DK: I think this quote appropriately sums it up: "Every man's heart one day beats its final beat. His lungs breathe their final breath. And if what that man did in his life makes the blood pulse through the body of others and makes them bleed deeper in something that's larger than life, then his essence, his spirit, will be immortalized by the storytellers, by the loyalty, by the memory of those who honor him, and make the running the man did live forever."--Ultimate Warrior
It’s not often you get to go golfing, but when you do, you always want to be loaded with a few good jokes. So in honor of golf season and the many courses in the area, here are a few jokes that should get a few “shanks” from the laughs they’ll get . . .
• A golfer walks off the 18th green, hands his putter to his caddie and says, "Kid, you've got to be the worst caddie in the world."
The caddie replies, "Sir, that would be too much of a coincidence."
• A man was addressing the ball when an announcement came over the loud-speaker: "Will the gentleman on hole number one please not hit from the Ladies' tee box."
The man backs away, a little distracted, then approaches his ball again. As he does, the same announcement comes over the loud-speaker: "Will the gentleman on hole number one please not hit from the Ladies' tee box."
The man is getting irritated now, and after backing away from his shot - approaches his ball one more time. This time the announcement came: "We really need the gentleman on hole number one to move off of the Ladies' tee box!"
To which the man turns around and yells: "And I really need the announcer to shut up and let me play my second shot!"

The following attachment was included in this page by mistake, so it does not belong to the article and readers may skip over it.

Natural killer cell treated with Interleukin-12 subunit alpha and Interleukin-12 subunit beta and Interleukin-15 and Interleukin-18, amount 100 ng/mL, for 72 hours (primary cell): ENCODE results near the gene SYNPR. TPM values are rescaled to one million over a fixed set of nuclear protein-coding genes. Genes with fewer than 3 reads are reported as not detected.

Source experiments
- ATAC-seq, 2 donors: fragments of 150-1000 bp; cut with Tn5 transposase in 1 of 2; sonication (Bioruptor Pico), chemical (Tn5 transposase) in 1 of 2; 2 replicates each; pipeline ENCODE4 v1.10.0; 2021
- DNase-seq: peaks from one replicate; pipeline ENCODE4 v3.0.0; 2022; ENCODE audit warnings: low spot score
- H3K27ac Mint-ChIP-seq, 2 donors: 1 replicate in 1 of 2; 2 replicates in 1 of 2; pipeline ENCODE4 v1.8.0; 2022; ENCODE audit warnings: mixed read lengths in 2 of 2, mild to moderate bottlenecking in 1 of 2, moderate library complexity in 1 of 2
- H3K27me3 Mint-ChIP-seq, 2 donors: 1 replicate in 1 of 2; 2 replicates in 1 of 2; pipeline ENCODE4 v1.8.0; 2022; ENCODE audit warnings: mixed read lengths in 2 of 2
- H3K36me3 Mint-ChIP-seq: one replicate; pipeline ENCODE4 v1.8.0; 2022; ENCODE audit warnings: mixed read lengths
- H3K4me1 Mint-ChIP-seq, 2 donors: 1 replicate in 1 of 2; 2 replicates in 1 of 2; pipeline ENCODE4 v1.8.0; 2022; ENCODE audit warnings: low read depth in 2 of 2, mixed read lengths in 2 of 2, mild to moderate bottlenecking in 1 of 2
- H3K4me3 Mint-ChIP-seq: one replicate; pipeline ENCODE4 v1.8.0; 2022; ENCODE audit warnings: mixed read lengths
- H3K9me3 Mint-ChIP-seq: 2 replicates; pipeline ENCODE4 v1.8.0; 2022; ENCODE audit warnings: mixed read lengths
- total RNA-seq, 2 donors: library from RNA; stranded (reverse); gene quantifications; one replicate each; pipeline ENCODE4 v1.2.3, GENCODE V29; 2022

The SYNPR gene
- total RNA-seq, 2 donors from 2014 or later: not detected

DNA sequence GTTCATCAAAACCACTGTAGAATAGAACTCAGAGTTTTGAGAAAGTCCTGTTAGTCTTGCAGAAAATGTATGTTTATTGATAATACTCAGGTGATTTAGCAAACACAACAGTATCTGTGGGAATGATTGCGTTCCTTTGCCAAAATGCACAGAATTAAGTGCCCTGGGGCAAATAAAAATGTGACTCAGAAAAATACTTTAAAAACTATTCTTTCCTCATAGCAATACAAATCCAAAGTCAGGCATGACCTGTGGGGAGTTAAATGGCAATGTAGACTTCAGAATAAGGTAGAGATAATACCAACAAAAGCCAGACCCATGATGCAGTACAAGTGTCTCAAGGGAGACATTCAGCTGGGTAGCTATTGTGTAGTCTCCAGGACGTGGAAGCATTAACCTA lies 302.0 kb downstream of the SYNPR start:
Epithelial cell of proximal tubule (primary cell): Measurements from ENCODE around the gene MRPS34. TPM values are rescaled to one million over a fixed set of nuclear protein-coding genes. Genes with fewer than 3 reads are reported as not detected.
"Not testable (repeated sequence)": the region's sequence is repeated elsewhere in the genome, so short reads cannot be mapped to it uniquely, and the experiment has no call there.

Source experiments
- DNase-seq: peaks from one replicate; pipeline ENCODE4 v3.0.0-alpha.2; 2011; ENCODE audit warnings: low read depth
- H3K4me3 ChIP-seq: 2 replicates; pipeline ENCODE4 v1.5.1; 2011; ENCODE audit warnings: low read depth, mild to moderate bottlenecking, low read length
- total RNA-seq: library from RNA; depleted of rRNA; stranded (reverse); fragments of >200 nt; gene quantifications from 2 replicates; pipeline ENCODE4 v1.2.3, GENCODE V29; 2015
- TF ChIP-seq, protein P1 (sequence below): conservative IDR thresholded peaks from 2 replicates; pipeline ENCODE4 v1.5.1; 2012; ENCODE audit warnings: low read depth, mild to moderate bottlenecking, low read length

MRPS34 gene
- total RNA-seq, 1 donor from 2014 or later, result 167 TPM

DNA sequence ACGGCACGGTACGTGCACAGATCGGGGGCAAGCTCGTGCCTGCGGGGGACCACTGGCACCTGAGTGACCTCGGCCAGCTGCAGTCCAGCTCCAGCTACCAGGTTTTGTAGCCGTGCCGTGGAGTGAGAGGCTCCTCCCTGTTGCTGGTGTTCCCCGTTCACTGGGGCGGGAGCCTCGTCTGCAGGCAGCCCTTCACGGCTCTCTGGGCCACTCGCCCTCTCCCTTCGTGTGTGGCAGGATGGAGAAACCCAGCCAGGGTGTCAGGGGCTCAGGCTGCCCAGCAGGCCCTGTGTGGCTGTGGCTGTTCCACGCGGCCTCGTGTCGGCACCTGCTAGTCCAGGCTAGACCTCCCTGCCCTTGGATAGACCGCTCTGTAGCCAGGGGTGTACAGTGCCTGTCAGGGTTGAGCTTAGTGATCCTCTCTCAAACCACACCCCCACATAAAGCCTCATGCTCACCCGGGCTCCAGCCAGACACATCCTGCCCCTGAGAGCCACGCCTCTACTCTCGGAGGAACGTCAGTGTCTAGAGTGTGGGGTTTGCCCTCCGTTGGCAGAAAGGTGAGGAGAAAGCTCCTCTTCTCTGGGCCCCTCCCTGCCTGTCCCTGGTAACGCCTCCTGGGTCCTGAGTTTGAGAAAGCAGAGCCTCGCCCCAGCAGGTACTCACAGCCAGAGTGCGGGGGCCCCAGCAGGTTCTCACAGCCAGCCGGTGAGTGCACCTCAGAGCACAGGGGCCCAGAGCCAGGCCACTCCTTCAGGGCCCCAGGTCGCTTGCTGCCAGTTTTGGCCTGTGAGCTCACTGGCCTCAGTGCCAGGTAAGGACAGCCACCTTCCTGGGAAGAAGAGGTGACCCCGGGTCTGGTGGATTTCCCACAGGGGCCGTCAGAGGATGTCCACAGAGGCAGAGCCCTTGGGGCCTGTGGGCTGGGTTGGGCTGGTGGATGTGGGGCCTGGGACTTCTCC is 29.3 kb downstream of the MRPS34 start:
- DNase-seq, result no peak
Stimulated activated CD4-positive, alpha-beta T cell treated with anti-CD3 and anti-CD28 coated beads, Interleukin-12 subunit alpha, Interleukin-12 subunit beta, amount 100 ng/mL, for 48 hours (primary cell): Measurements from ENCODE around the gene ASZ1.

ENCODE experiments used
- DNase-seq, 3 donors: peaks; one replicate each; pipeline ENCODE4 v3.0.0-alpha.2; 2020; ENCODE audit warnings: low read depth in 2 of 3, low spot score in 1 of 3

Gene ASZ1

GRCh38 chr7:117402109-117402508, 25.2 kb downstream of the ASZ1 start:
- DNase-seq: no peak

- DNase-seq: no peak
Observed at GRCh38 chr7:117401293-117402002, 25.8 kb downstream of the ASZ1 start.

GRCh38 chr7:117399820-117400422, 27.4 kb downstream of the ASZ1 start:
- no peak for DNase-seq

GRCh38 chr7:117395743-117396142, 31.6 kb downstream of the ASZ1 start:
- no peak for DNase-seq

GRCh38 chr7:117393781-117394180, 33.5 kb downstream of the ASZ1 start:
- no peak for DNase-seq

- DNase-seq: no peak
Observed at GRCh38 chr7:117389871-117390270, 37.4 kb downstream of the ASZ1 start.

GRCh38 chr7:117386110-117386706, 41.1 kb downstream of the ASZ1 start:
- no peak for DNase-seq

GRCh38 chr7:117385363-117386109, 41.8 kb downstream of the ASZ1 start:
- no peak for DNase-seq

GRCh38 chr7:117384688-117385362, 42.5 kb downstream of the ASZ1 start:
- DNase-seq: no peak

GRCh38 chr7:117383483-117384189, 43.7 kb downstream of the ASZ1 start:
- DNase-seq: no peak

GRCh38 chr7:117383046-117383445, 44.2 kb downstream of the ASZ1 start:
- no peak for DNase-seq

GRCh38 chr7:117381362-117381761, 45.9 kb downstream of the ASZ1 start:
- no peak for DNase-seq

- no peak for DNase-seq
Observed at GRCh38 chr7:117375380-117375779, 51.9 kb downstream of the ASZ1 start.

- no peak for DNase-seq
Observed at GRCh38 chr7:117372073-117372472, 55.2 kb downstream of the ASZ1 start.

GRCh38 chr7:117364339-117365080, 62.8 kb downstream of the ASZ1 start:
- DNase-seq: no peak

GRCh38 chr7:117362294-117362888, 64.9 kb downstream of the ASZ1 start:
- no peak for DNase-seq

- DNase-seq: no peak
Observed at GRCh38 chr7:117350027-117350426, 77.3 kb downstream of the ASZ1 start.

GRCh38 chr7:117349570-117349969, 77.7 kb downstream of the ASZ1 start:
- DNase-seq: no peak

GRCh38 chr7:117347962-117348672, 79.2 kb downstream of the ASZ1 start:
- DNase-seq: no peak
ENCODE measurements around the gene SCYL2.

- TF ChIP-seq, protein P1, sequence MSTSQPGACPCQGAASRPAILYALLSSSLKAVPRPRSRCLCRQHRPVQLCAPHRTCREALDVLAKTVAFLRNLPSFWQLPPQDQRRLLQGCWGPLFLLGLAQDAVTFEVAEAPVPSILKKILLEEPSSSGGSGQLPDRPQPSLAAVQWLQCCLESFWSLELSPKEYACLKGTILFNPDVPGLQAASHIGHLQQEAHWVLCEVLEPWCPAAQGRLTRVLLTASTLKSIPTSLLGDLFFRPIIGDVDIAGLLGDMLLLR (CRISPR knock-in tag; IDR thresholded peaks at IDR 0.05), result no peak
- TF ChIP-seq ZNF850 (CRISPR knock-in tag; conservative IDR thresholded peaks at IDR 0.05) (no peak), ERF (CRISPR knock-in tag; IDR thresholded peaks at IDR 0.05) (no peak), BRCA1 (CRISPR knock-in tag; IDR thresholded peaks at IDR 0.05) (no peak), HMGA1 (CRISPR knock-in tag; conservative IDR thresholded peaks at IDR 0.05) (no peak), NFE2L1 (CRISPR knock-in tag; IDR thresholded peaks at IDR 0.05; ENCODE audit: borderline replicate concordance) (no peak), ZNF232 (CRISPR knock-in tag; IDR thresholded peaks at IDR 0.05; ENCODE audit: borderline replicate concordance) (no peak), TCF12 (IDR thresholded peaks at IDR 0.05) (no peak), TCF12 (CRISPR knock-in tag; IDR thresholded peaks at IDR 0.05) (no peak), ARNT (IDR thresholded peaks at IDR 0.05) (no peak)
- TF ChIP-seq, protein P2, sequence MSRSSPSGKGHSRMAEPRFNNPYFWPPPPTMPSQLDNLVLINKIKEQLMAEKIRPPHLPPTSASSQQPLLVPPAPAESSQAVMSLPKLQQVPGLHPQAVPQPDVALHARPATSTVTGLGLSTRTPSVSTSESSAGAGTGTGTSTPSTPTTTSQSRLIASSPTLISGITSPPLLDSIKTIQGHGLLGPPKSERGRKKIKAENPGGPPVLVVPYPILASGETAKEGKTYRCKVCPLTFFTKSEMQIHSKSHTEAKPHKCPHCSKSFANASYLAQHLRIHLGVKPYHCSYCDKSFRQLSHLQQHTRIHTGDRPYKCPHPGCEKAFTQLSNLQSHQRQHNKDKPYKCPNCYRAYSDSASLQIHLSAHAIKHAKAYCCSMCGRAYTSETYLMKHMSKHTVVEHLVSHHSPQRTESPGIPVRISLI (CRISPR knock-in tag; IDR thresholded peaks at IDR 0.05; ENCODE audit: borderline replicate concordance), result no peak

• Russ & Bill were approaching the first tee at Cedar River.
Bill goes into his golf bag to get a ball and says to his friend, “Hey, why don’t you try this ball?”
He draws a green golf ball out of his bag and says “You can’t lose it.”
Russ replies, “What do you mean you can’t lose it?”
Bill replies, “I’m serious, you can’t lose it. If you hit it into the woods, it makes a beeping sound. If you hit it into the water it produces bubbles, and if you hit it on the fairway, smoke comes up in order for you to find it.”
Obviously, Russ doesn’t believe him, but Bill shows him all the possibilities until he is convinced.
Russ says, “Wow! That’s incredible! Where did you get that ball?”
Bill replies, “I found it.”• Four old men went into the pro shop after playing 18 holes of golf.
• The pro asked, "Did you guys have a good game today?"
The first old guy said, "Yes, I had three riders today."
The second old guy said, "I had the most riders ever. I had five."
The third old guy said, "I had seven riders, the same as last time."
The last old man said, "I beat my old record. I had 12 riders today."
After they went into the locker room, another golfer who had heard the old guys talking about their game went to the pro and said, "I've been playing golf for a long time and thought I knew all the terminology of the game, but what's a rider?"
The pro said, "A rider is when you hit the ball far enough to actually get in the golf cart and ride to it."
• A U.S. citizen is vacationing on his own in Ireland. He decides to play a round of golf and is paired with three local gents. He takes a few practice swings, steps up to the first tee, and proceeds to hook the ball out of bounds. He shakes his head, reaches in his pocket, and re-tees another ball. He tells his playing partners that he is taking a Mulligan. He pounds one down the center of the fairway about 280 yards out.
With a big smile, he asks the others "In the U.S., we call that a Mulligan; was wondering what you called it here in Ireland."
After a moment of silence, one of the locals replies, "Hitting three."
• After slicing his tee shot into the woods, a golfer heads off in search of his ball, which he finds behind a large tree. After considering his position -- and not wanting to take a drop and lose a stroke -- he decides to hook the ball around the tree. He swings, the ball hits the tree, ricochets back at him, and instantly kills him.
When he opens his eyes, he sees the Pearly Gates and St. Peter standing before him.
"Am I dead?" he asks.
"Yes, my son," replies St. Peter, who looks the man over and notices his clubs. "I see you're a golfer. Are you any good?" "
Hey, I got here in two, didn't I?"